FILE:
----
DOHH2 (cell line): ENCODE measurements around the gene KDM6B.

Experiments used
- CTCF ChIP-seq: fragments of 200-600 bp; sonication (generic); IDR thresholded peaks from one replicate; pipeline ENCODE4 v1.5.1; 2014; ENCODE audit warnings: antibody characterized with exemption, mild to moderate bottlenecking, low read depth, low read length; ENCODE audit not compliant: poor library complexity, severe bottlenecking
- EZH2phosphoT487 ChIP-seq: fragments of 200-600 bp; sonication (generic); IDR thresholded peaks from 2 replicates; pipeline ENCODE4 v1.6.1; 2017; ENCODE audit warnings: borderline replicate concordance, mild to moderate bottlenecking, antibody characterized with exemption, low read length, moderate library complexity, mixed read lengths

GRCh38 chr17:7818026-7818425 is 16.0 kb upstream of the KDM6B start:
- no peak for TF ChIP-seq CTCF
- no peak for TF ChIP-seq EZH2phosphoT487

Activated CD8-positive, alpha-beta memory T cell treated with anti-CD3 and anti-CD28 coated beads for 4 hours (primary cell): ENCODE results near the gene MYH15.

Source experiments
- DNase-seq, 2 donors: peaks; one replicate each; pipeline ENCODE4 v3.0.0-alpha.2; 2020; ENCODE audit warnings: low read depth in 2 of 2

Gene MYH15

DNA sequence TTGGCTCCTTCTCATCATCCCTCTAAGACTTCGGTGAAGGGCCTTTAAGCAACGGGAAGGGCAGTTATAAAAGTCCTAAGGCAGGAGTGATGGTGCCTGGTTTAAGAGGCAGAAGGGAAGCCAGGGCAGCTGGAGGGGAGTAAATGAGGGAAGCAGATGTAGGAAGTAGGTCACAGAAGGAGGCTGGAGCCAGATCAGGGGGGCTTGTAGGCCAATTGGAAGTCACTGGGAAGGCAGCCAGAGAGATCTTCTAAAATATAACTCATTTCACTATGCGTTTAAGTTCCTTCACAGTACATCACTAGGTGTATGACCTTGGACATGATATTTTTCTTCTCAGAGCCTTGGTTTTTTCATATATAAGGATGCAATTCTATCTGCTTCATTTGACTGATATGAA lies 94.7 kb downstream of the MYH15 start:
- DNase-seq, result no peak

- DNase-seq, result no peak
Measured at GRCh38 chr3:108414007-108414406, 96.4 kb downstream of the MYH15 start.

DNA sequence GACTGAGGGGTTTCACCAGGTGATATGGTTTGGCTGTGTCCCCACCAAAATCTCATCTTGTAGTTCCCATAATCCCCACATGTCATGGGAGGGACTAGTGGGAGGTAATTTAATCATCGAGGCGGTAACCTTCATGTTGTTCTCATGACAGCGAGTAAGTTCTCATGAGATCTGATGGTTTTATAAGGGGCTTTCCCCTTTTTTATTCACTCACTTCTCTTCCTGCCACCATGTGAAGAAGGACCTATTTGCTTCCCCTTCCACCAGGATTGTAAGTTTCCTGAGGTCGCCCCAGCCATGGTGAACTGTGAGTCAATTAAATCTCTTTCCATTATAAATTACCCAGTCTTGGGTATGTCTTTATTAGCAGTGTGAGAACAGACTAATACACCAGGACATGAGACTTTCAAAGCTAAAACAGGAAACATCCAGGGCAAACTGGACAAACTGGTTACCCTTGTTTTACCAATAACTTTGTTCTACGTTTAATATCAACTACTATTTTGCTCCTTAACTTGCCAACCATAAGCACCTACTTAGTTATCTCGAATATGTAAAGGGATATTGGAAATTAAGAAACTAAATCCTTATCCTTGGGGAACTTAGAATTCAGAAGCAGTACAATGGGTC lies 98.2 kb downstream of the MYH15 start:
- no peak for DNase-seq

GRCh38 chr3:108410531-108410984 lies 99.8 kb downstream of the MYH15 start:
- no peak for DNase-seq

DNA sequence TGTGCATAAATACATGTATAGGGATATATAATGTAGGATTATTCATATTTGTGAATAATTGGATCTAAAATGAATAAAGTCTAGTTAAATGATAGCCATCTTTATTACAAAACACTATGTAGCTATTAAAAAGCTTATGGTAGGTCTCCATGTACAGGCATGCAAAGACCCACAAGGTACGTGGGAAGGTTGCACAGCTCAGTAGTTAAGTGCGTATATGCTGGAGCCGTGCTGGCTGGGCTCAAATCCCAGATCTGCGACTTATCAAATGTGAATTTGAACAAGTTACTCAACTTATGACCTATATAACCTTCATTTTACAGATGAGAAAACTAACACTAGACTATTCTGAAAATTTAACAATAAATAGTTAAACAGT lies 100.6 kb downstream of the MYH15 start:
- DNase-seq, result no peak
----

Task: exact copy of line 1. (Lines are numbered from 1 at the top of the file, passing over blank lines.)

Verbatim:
DOHH2 (cell line): ENCODE measurements around the gene KDM6B.